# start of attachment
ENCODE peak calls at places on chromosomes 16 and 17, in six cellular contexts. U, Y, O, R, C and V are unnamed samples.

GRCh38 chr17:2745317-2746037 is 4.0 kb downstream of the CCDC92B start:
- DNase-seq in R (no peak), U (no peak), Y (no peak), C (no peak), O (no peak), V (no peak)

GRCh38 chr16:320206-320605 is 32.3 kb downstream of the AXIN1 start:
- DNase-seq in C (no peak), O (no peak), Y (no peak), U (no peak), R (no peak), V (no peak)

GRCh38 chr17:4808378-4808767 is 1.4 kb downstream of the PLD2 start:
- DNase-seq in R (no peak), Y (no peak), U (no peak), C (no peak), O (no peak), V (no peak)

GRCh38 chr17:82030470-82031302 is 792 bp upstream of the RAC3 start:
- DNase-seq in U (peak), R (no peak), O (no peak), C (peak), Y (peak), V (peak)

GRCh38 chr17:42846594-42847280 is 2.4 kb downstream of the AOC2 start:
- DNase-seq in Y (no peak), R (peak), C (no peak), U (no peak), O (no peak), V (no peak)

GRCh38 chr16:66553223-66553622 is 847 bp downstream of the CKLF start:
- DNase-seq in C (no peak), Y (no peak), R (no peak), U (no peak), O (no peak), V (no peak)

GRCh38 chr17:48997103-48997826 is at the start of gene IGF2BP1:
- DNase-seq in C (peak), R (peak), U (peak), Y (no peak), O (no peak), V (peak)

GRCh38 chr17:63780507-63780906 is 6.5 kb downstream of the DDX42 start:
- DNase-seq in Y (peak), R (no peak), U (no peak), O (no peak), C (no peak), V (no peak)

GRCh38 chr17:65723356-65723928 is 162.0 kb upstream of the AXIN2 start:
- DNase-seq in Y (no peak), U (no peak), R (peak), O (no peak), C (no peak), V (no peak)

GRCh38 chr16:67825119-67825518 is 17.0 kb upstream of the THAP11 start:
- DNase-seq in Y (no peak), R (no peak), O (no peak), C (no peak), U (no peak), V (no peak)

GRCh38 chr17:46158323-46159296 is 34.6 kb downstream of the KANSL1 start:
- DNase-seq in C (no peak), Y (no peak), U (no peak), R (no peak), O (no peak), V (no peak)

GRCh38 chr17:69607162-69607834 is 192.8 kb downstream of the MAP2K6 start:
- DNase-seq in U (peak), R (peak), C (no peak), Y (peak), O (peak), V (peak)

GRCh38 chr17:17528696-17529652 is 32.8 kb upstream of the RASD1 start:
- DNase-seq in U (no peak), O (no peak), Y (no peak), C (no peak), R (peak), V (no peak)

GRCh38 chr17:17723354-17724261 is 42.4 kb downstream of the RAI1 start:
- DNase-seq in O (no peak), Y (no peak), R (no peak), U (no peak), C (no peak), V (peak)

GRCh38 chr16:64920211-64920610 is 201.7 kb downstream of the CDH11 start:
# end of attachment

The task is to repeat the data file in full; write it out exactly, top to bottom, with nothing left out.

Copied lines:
ENCODE peak calls at places on chromosomes 16 and 17, in six cellular contexts. U, Y, O, R, C and V are unnamed samples.

GRCh38 chr17:2745317-2746037 is 4.0 kb downstream of the CCDC92B start:
- DNase-seq in R (no peak), U (no peak), Y (no peak), C (no peak), O (no peak), V (no peak)

GRCh38 chr16:320206-320605 is 32.3 kb downstream of the AXIN1 start:
- DNase-seq in C (no peak), O (no peak), Y (no peak), U (no peak), R (no peak), V (no peak)

GRCh38 chr17:4808378-4808767 is 1.4 kb downstream of the PLD2 start:
- DNase-seq in R (no peak), Y (no peak), U (no peak), C (no peak), O (no peak), V (no peak)

GRCh38 chr17:82030470-82031302 is 792 bp upstream of the RAC3 start:
- DNase-seq in U (peak), R (no peak), O (no peak), C (peak), Y (peak), V (peak)

GRCh38 chr17:42846594-42847280 is 2.4 kb downstream of the AOC2 start:
- DNase-seq in Y (no peak), R (peak), C (no peak), U (no peak), O (no peak), V (no peak)

GRCh38 chr16:66553223-66553622 is 847 bp downstream of the CKLF start:
- DNase-seq in C (no peak), Y (no peak), R (no peak), U (no peak), O (no peak), V (no peak)

GRCh38 chr17:48997103-48997826 is at the start of gene IGF2BP1:
- DNase-seq in C (peak), R (peak), U (peak), Y (no peak), O (no peak), V (peak)

GRCh38 chr17:63780507-63780906 is 6.5 kb downstream of the DDX42 start:
- DNase-seq in Y (peak), R (no peak), U (no peak), O (no peak), C (no peak), V (no peak)

GRCh38 chr17:65723356-65723928 is 162.0 kb upstream of the AXIN2 start:
- DNase-seq in Y (no peak), U (no peak), R (peak), O (no peak), C (no peak), V (no peak)

GRCh38 chr16:67825119-67825518 is 17.0 kb upstream of the THAP11 start:
- DNase-seq in Y (no peak), R (no peak), O (no peak), C (no peak), U (no peak), V (no peak)

GRCh38 chr17:46158323-46159296 is 34.6 kb downstream of the KANSL1 start:
- DNase-seq in C (no peak), Y (no peak), U (no peak), R (no peak), O (no peak), V (no peak)

GRCh38 chr17:69607162-69607834 is 192.8 kb downstream of the MAP2K6 start:
- DNase-seq in U (peak), R (peak), C (no peak), Y (peak), O (peak), V (peak)

GRCh38 chr17:17528696-17529652 is 32.8 kb upstream of the RASD1 start:
- DNase-seq in U (no peak), O (no peak), Y (no peak), C (no peak), R (peak), V (no peak)

GRCh38 chr17:17723354-17724261 is 42.4 kb downstream of the RAI1 start:
- DNase-seq in O (no peak), Y (no peak), R (no peak), U (no peak), C (no peak), V (peak)

GRCh38 chr16:64920211-64920610 is 201.7 kb downstream of the CDH11 start: